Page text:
Pronounced: par-NAS-ee-uhn, adj

Notes: This word has an interesting meaning

Yesterday’s word

The word blackbird, besides the noun meaning a bird with black plumage, means (as a noun) “an indentured laborer or slave kidnapped from the South Pacific”. As a verb, it means “to engage in slave trade” or “to kidnap a person to work as an indentured laborer or slave”

First usage

Our word goes back to the mid-1300s for the bird-related definition; the other definitions came into usage in the mid-1800s.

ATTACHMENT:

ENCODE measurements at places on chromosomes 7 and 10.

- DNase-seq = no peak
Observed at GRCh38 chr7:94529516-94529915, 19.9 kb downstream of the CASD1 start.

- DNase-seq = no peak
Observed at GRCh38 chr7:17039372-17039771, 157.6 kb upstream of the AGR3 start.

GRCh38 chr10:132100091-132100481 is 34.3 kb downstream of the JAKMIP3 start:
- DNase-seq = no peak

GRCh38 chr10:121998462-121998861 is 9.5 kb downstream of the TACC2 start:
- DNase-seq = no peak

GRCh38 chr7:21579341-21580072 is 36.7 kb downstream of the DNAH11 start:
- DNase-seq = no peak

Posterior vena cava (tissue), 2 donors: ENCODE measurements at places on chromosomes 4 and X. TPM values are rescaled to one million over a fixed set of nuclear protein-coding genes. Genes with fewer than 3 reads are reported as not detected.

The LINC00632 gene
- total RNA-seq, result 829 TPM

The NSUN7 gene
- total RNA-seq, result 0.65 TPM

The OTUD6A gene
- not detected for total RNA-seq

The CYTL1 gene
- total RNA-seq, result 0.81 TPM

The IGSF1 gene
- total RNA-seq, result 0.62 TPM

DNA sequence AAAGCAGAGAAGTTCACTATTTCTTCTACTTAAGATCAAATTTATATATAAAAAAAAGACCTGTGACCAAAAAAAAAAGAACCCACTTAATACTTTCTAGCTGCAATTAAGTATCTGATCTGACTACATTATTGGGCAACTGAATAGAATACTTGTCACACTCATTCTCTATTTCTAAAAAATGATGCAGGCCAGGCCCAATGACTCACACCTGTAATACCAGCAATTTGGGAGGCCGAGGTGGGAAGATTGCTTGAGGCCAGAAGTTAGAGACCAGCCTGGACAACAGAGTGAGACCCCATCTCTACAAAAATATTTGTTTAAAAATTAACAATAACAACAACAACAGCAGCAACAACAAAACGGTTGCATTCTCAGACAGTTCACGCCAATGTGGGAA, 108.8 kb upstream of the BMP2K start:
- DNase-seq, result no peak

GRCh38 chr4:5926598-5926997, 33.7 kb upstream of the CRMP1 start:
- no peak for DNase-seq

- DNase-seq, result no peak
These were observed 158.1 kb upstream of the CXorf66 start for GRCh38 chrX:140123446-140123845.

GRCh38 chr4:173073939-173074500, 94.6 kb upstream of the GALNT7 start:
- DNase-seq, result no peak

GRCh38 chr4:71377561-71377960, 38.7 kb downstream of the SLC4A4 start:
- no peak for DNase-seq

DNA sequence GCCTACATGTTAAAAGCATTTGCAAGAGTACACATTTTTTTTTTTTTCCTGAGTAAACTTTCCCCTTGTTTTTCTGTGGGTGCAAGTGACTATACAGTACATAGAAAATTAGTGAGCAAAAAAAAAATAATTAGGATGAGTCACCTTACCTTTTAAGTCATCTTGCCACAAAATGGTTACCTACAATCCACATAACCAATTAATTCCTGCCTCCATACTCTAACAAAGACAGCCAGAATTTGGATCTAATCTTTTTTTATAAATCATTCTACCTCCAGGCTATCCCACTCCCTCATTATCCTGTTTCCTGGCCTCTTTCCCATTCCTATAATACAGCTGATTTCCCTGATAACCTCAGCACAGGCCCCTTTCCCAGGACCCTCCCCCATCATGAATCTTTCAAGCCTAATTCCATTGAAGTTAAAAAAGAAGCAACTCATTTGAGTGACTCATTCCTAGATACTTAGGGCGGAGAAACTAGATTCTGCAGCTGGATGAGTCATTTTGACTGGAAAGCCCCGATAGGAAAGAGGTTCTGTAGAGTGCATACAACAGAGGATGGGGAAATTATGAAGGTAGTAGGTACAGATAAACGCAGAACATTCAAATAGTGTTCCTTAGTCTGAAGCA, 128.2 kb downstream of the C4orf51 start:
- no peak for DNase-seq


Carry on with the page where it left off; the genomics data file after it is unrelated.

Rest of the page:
Background / Comments

The meaning related to birds just came from birds that were black, and thus “black bird” became “blackbird”. Apparently, the indentured laborer or slave meaning arose because the term blackbird was used for someone from the South Pacific islands. In the second half of the 1800s, these people were kidnapped to work in Peru, Australia, Fiji, and other places, and thus those meanings arose. I didn’t know any of this background, so I though I’d pass it along.

Published by Richard

Christian, lover-of-knowledge, Texan, and other things.

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